Tesla Roadster - Development

Development

See also: Tesla motors#History and financing

The Roadster was developed by Tesla Motors to mass produce AC Propulsion's tzero concept car. The production idea was conceived by Martin Eberhard and Marc Tarpenning who incorporated Tesla Motors in Delaware on July 1, 2003, to pursue the idea commercially. South African-born entrepreneur Elon Musk took an active role within the company starting in 2004, including investing US$7.5 million, overseeing Roadster product design from the beginning, and greatly expanding Tesla's long-term strategic sales goals to include developing mainstream vehicles after the sports car. Musk became Tesla's Chairman of the Board in April 2004 and had helped recruit JB Straubel as chief technology officer in March 2004. Musk received the Global Green 2006 product design award for the design of the Tesla Roadster, presented by Mikhail Gorbachev, and he received the 2007 Index Design award for the design of the Tesla Roadster.

Frontal and rear views of the 2008 Tesla Roadster

Before Tesla had developed the Roadster's proprietary powertrain, the company licensed AC Propulsion's EV Power System design and Reductive Charging patent which covers integration of the charging electronics with the inverter, thus reducing mass, complexity, and cost. Tesla then designed and built its own power electronics, motor, and other drivetrain components that incorporated this licensed technology from AC Propulsion. Given the extensive redevelopment of the vehicle, Tesla Motors no longer licenses any proprietary technology from AC Propulsion. The Roadster's powertrain is unique.

On 11 July 2005, Tesla and British sports car maker Lotus entered an agreement about products and services based on the Lotus Elise, where Lotus provided advice on designing and developing a vehicle as well as producing partly assembled vehicles, and amended in 2009. helped with basic chassis development. The Roadster has a parts overlap of roughly 6 percent with the Lotus Elise. Tesla's designers chose to construct the body panels using resin transfer molded carbon fiber composite to minimize weight; this choice makes the Roadster one of the least expensive cars with an entirely carbon fiber skin.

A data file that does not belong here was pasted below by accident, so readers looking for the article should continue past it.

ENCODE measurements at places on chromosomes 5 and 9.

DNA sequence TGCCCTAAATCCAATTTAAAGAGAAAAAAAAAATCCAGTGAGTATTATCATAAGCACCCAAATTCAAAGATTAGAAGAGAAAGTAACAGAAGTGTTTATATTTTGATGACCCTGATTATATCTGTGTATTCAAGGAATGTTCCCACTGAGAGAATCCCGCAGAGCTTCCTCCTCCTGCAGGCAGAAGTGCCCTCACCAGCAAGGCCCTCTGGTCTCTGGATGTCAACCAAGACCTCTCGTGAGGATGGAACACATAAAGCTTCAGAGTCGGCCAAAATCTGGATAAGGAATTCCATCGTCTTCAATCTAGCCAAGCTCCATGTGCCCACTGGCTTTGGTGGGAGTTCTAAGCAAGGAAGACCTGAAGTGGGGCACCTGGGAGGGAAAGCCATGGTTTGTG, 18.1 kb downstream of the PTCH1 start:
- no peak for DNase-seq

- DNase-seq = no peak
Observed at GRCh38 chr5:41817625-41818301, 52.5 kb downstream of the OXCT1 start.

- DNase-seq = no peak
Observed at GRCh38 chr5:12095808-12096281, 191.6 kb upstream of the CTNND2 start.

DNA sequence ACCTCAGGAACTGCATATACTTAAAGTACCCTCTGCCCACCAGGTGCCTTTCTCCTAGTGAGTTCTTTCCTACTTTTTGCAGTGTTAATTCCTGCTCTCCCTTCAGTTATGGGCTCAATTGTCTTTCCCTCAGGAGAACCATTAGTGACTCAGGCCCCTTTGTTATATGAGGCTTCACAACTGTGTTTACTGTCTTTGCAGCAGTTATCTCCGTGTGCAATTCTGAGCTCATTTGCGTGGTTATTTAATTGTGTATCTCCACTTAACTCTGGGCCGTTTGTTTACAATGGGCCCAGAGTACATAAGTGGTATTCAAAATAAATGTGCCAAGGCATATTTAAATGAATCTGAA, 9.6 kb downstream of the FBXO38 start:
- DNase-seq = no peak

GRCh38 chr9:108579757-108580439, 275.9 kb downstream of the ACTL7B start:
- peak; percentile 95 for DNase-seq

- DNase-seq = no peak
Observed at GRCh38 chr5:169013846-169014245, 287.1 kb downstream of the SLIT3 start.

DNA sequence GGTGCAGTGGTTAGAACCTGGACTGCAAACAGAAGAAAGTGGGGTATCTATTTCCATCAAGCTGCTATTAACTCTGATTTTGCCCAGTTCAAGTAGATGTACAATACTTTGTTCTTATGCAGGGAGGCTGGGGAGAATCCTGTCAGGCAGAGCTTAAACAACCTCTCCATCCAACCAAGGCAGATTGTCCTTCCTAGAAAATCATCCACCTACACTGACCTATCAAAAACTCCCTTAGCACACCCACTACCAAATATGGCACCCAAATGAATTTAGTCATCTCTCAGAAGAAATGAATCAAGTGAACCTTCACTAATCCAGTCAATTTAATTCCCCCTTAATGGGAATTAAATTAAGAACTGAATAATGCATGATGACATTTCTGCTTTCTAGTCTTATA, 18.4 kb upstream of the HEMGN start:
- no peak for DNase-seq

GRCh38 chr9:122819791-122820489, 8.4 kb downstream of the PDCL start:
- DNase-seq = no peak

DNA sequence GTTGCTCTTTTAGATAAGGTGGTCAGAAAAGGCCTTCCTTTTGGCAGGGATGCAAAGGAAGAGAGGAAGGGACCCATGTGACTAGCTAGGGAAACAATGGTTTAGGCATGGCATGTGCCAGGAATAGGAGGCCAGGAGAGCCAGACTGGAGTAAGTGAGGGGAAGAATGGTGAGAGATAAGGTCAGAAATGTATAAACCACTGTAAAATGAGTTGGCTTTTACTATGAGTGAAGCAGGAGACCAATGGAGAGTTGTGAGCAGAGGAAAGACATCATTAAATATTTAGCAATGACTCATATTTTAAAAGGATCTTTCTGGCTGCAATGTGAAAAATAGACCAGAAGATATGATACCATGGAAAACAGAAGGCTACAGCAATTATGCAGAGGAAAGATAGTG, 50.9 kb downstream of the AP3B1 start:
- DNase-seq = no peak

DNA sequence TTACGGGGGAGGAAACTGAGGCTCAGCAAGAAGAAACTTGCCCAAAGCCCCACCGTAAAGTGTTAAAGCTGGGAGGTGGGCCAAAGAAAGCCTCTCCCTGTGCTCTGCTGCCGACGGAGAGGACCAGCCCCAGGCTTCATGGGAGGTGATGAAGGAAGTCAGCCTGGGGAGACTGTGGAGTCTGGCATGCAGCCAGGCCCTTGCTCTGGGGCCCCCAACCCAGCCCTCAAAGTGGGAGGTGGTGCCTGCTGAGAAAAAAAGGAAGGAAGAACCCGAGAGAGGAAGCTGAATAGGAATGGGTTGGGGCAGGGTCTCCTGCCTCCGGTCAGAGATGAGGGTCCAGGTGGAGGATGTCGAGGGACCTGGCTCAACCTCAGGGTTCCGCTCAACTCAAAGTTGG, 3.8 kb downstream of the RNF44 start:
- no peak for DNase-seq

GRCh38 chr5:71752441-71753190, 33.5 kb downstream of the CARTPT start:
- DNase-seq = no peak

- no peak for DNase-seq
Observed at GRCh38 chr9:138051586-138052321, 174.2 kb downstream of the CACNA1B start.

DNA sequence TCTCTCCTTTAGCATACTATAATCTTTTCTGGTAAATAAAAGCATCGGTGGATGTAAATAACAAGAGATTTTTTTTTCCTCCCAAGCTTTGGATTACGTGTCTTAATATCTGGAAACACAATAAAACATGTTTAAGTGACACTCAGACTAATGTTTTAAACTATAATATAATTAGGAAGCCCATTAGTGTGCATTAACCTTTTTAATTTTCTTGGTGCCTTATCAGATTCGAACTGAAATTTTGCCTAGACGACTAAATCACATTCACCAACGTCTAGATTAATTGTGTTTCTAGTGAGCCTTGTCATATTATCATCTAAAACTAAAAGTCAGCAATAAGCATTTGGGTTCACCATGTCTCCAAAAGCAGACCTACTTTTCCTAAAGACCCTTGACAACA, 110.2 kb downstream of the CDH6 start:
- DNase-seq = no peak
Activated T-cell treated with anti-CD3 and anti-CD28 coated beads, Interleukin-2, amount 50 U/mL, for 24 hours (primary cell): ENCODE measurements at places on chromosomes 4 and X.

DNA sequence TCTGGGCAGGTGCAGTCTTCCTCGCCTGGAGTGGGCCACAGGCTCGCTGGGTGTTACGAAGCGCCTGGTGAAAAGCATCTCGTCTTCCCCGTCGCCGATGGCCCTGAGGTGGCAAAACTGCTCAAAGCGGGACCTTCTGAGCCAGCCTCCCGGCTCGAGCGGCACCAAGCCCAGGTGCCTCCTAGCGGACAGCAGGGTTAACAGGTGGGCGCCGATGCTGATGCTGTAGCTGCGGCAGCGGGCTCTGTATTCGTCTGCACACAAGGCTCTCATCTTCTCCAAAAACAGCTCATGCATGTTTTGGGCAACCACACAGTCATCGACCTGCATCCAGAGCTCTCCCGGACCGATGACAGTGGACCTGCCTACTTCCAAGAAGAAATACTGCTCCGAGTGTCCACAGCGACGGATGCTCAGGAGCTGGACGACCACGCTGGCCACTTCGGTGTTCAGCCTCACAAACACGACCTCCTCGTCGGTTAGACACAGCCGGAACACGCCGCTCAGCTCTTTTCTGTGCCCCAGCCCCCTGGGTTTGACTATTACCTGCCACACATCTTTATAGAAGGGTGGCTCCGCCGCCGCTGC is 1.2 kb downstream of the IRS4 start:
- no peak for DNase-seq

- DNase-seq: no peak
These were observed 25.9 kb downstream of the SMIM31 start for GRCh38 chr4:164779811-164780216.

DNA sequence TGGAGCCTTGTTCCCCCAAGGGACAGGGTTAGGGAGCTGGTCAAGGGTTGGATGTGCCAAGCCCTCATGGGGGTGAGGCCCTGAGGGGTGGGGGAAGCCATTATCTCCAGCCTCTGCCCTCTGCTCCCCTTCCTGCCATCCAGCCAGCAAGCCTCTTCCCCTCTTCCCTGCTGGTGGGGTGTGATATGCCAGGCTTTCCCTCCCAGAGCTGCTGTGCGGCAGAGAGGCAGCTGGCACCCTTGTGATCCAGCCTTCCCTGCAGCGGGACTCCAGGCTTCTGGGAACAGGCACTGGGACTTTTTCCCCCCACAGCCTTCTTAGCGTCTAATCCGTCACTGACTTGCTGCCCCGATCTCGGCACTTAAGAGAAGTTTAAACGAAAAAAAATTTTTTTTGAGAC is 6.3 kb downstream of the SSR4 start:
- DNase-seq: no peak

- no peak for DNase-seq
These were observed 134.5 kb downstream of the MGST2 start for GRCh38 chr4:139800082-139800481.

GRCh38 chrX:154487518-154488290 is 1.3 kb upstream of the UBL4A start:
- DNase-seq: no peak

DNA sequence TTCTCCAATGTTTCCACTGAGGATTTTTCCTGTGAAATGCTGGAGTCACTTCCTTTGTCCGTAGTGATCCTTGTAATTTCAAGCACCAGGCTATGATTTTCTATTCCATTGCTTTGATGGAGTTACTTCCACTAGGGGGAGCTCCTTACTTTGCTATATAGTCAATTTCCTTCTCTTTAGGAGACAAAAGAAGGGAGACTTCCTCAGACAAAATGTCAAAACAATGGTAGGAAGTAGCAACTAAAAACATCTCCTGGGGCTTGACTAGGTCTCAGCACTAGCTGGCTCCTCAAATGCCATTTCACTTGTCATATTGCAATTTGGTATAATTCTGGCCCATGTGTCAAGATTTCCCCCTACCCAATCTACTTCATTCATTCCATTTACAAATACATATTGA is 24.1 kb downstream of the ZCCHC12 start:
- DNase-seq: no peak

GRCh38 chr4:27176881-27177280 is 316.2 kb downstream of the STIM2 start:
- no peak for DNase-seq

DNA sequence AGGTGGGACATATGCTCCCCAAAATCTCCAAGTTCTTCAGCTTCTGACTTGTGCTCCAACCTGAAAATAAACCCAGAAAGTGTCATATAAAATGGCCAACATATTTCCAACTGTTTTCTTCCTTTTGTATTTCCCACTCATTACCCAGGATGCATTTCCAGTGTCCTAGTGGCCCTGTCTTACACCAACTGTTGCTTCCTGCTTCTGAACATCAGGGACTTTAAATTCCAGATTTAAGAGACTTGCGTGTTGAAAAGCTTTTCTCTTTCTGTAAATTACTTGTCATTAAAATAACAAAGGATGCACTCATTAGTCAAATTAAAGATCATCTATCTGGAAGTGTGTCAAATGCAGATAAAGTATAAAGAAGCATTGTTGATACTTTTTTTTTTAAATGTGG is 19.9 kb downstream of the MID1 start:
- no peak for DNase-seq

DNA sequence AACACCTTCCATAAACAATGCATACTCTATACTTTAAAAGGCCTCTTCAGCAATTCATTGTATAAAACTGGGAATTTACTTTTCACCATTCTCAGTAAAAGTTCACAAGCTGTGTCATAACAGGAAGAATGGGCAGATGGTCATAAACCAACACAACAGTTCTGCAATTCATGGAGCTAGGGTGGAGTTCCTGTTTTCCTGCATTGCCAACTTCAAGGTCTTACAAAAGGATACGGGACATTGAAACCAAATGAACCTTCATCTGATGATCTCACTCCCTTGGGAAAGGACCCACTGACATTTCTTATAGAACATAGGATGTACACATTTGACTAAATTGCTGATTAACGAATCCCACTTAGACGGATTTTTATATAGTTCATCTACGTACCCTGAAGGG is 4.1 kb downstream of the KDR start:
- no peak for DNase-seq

Several prototypes of the Tesla Roadster were produced from 2004 through 2007. Initial studies were done in two "test mule" vehicles based on Lotus Elises equipped with all-electric drive systems. Ten Engineering Prototypes (EP1 through EP10) which led to many minor changes were then built and tested in late 2006 and early 2007. Tesla then produced at least 26 Validation Prototypes (VP1 through VP26) which were delivered beginning in March 2007. These final revisions were endurance and crash tested in preparation for series production.

In August 2007, Martin Eberhard was replaced by an interim CEO, Michael Marks. Marks accepted the temporary position while a recruitment drive went into place. In December 2007, Ze'ev Drori became the CEO and President of Tesla Motors. In October 2008, Musk succeeded Ze'ev Drori as CEO. Drori became Vice Chairman and left the company in December. In January 2008, the U.S. National Highway Traffic Safety Administration (NHTSA) announced that it would grant a waiver of the advanced air bag rule noting that the Tesla Roadster already includes standard air bags; similar waivers have been granted to many other small volume manufacturers as well, including Lotus, Ferrari, and Bugatti. Tesla delivered its first production car in February 2008 to Musk.

Tesla announced in early August 2009 that Roadster sales had resulted in overall corporate profitability for the month of July 2009. The company said it earned approximately US$1 million on revenue of US$20 million. Profitability arose primarily from improved gross margin on the 2010 Roadster, the second iteration of Tesla’s award-winning sports car. Tesla, which like all automakers records revenue when products are delivered, shipped a record 109 vehicles in July and reported a surge in new Roadster purchases.

Tesla, which signed a production contract with Group Lotus in 2007 to produce "gliders" (complete cars minus electric powertrain) for the Roadster, announced in early 2010 that Roadster production would continue until early 2012, in part due to tooling changes at Lotus' assembly plant in the UK.

Read more about this topic:  Tesla Roadster

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